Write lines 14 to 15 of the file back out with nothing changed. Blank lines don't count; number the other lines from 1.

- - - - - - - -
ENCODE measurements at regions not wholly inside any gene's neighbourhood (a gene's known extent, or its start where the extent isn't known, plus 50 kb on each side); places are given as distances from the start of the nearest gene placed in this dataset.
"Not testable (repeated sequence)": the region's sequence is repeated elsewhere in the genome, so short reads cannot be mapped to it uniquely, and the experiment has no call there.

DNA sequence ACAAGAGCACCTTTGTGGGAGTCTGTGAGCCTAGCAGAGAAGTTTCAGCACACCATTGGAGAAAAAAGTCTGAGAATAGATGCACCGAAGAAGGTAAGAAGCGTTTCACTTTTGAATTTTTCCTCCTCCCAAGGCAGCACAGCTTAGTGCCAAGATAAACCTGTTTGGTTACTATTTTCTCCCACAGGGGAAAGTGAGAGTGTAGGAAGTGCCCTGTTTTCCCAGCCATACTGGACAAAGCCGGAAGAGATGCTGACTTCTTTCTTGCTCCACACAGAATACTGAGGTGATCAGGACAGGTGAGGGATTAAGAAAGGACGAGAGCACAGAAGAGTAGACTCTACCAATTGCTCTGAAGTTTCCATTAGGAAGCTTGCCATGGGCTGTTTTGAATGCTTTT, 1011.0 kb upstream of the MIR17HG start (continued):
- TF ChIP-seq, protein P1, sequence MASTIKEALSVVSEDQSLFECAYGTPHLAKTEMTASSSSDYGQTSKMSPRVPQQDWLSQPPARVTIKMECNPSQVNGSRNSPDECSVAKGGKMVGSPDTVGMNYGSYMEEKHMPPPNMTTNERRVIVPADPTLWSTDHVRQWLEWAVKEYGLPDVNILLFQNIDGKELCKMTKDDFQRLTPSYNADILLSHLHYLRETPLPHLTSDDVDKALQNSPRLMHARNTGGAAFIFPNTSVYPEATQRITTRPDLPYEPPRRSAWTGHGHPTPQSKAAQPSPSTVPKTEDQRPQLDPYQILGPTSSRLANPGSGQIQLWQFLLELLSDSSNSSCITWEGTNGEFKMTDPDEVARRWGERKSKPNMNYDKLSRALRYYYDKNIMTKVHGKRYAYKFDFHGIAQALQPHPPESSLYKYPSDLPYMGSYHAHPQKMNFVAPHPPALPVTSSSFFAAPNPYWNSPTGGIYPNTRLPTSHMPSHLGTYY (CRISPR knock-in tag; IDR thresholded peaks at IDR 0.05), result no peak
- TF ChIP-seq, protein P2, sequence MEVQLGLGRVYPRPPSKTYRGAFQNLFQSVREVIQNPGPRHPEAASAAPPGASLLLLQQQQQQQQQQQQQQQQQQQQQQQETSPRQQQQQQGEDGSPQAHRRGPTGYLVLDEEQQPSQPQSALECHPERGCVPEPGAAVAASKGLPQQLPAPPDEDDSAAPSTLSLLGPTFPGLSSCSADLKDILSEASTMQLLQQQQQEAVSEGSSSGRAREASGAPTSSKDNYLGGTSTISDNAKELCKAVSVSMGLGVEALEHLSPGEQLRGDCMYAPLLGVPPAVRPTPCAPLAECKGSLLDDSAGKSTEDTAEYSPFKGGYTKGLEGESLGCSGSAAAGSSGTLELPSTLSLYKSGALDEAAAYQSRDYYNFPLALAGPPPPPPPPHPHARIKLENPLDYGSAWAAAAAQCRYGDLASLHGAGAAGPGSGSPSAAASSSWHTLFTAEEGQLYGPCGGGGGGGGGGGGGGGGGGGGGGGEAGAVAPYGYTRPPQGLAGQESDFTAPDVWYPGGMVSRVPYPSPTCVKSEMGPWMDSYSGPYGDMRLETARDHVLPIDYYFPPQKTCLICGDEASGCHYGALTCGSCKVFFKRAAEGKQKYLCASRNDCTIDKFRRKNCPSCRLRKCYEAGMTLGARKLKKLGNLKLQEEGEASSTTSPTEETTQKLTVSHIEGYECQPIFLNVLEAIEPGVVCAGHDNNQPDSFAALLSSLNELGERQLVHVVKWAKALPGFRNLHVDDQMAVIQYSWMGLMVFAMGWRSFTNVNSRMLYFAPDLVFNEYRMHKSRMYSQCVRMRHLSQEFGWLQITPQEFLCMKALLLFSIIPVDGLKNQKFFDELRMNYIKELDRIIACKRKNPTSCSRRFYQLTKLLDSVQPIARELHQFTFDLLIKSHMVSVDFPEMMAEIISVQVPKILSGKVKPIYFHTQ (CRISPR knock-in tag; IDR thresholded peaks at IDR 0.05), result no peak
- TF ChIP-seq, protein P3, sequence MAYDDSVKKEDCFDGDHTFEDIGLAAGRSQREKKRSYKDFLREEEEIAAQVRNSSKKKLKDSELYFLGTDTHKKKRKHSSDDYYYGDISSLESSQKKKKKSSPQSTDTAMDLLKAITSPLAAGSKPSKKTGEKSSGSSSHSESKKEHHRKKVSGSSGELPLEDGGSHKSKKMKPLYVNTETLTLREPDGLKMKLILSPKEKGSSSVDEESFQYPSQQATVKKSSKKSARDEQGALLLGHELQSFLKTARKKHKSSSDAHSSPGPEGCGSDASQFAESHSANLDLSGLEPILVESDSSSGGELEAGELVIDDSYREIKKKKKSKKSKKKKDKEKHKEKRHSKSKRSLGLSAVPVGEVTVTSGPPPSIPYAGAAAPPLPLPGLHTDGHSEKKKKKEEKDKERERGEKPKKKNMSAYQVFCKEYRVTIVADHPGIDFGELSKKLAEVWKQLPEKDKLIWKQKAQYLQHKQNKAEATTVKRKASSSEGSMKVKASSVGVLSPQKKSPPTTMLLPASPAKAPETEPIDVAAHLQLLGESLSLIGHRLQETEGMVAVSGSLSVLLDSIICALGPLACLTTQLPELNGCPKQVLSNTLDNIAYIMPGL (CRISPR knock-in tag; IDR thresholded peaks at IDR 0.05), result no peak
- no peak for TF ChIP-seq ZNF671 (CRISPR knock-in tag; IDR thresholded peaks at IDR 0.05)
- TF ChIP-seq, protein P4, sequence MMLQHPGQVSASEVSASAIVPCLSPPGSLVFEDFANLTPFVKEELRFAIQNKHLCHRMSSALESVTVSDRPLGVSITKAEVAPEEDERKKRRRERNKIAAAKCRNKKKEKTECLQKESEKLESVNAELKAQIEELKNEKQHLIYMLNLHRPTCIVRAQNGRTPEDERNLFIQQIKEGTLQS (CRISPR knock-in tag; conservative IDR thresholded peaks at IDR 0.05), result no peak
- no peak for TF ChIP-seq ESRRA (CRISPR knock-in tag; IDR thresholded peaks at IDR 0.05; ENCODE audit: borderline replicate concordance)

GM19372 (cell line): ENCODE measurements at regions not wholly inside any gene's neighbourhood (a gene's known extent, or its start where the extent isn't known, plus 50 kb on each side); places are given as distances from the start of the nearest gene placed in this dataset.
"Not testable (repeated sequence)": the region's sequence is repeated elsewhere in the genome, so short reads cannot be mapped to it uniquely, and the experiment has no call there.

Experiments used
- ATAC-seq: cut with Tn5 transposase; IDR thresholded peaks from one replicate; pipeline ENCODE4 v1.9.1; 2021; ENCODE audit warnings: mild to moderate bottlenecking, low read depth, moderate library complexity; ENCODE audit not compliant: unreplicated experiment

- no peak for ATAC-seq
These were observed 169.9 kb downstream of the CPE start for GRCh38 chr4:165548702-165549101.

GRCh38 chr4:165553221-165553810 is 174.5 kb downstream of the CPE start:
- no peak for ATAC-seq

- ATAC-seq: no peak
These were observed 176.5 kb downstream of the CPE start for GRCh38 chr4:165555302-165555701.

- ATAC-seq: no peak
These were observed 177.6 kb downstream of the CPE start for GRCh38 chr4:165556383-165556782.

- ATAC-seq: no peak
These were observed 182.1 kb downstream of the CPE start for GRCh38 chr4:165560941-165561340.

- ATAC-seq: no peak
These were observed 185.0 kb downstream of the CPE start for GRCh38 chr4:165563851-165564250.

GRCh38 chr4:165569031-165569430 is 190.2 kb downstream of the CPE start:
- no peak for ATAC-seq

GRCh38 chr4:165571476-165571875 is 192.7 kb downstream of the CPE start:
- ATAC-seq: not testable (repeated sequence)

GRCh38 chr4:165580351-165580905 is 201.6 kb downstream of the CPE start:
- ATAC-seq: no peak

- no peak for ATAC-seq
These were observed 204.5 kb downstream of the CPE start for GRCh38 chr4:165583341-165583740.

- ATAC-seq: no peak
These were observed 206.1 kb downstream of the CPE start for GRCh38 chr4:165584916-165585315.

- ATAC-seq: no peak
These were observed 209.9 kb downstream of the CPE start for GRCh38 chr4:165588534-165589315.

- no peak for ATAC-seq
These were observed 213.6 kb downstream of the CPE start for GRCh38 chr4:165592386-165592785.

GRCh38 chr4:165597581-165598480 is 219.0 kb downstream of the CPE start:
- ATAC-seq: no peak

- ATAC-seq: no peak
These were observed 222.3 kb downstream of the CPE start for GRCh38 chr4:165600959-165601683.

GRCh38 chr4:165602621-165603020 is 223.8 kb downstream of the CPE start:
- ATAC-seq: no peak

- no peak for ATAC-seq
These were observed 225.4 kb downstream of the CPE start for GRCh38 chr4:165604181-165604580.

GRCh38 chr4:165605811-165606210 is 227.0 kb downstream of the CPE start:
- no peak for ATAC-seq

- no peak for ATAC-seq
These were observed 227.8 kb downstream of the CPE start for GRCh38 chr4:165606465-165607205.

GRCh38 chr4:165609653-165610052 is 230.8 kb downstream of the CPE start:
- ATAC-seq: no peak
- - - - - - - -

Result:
- no peak for ATAC-seq
These were observed 169.9 kb downstream of the CPE start for GRCh38 chr4:165548702-165549101.